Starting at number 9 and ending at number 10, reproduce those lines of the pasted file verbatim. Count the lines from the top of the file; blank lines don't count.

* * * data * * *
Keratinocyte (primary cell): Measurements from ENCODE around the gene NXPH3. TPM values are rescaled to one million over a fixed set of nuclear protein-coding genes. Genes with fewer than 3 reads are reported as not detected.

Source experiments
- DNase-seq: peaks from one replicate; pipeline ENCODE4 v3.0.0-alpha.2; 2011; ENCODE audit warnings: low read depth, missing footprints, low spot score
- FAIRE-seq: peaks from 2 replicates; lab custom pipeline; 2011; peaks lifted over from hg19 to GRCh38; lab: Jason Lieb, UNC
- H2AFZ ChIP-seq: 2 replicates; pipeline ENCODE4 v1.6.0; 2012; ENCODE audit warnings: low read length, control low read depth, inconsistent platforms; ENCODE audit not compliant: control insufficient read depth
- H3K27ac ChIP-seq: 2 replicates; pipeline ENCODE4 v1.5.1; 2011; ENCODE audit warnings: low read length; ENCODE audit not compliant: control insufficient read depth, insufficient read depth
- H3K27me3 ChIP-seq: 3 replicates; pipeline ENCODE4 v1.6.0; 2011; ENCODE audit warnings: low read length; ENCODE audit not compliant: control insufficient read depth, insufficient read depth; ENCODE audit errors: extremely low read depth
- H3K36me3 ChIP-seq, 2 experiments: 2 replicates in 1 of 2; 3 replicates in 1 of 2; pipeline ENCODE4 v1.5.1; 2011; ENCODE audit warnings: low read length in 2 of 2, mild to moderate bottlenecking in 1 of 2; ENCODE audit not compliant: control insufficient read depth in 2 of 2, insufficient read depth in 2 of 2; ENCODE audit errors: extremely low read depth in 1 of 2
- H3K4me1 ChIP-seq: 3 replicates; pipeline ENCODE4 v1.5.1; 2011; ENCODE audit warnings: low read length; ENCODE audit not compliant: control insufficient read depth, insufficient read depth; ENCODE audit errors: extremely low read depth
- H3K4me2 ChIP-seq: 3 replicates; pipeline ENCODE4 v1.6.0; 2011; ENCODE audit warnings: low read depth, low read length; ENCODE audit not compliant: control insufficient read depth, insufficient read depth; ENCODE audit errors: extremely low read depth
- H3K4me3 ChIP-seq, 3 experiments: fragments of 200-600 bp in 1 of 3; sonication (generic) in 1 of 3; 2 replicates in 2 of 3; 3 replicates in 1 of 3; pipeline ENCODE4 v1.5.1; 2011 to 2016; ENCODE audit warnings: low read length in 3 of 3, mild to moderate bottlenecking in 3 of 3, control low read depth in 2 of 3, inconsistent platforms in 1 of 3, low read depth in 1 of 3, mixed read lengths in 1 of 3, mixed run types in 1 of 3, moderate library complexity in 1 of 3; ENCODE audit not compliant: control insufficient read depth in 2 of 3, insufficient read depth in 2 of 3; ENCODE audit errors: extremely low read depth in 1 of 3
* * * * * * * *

- H3K4me1 ChIP-seq: 3 replicates; pipeline ENCODE4 v1.5.1; 2011; ENCODE audit warnings: low read length; ENCODE audit not compliant: control insufficient read depth, insufficient read depth; ENCODE audit errors: extremely low read depth
- H3K4me2 ChIP-seq: 3 replicates; pipeline ENCODE4 v1.6.0; 2011; ENCODE audit warnings: low read depth, low read length; ENCODE audit not compliant: control insufficient read depth, insufficient read depth; ENCODE audit errors: extremely low read depth